Overdrafts

Pro’s -
  • Avoids bank charges for going overdrawn .
  • Avoids unpaid direct debits and standing orders.
Con’s -
  • Usually an annual charge to pay.
  • You can end up going overdrawn every month because credit is so easily available.

Mortgage Loans

By this we mean borrowing from your mortgage company if you have a flexible mortgage product, not a loan secured on your house.

Pro’s -
  • Lower interest rates
Con’s -
  • Longer repayment periods if you do not increase your repayments enough to get your mortgage repayment back on track.

Secured Loans

Secured loans are simply borrowings secured against your house or commonly a product you are buying with the loan such as a car. Secured loans need extra caution as missing payments could result in you losing whatever you have offered as security to the lender. If you are not sure which is right for you, read our comparison of secured loans versus unsecured loans.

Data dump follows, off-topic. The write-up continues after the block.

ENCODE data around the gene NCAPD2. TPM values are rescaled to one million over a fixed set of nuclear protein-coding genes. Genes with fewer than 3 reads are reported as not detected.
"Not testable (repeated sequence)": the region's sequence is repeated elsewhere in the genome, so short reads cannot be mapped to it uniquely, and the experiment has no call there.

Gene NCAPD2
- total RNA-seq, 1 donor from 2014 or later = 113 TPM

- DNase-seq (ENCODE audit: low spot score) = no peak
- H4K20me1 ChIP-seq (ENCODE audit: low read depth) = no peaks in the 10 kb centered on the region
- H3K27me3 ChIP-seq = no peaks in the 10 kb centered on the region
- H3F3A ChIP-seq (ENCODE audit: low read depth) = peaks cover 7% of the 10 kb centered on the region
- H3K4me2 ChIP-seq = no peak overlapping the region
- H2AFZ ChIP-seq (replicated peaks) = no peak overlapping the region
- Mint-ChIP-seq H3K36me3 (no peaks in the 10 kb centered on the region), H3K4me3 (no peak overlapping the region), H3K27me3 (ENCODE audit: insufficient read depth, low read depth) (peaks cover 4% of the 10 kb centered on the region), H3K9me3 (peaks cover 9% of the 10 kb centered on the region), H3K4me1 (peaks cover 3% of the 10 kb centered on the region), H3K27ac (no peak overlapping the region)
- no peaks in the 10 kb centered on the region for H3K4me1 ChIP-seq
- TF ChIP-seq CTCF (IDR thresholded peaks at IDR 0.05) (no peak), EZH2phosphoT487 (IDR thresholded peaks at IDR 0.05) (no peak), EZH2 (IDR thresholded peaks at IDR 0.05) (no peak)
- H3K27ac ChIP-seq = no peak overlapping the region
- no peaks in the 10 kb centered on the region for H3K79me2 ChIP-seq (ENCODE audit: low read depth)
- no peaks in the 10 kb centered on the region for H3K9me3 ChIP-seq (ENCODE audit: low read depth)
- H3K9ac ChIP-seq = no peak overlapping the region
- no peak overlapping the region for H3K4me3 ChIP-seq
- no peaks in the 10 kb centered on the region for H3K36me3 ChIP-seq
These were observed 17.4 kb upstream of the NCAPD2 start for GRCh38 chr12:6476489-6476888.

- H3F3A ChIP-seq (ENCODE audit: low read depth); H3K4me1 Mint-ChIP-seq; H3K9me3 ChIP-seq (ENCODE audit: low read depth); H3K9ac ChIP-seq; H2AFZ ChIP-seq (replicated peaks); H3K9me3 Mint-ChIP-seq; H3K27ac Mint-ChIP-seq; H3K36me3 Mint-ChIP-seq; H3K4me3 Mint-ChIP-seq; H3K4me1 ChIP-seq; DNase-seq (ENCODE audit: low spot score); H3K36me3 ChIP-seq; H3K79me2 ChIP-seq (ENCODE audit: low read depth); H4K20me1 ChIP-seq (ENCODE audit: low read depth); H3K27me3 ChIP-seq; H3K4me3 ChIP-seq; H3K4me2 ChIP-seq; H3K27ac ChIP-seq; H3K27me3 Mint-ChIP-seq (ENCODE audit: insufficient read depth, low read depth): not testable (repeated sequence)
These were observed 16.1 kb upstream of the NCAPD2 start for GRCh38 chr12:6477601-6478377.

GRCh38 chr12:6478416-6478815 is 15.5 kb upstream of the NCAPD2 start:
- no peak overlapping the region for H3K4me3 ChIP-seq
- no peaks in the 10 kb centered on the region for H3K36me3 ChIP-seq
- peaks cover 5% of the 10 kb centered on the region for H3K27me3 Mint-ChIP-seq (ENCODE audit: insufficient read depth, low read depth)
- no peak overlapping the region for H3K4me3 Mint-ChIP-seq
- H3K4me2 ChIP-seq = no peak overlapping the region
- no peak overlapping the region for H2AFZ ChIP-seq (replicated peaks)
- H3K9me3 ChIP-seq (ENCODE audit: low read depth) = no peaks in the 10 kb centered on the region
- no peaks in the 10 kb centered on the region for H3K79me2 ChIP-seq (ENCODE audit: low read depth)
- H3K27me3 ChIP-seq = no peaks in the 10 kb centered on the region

The Interest Rate, Loan Amount, Repayments , Term, Fees and Charges

Choosing a loan is much more than finding a low interest rate. You should also consider the various loan parameters below. We recommend the use of a loan calculator to experiment with different amortization parameters and observe the effect on the cost of the loan.

Interest Rate

The interest rate is usually the one element of a loan we use to compare offers but this is not always the most important consideration. The cost of a loan will be much less if we first focus on the other loan parameters.

Loan Amount or Capital

The amount you borrow is normally set by what it is you want to buy but there may be other options to consider including cheaper products and increasing your deposit on the purchase.

Monthly Repayment Amount

As previously said, reducing the monthly repayment amount will only increase the loan term and cost you more. For a cheaper loan you should try to increase the payment amount to as much as you can afford. If you have an emergency fund (and that is a very prudent thing to do) you should not eat into this as if an emergency arises you will run the risk of not being able to make a payment and probably suffer a financial penalty.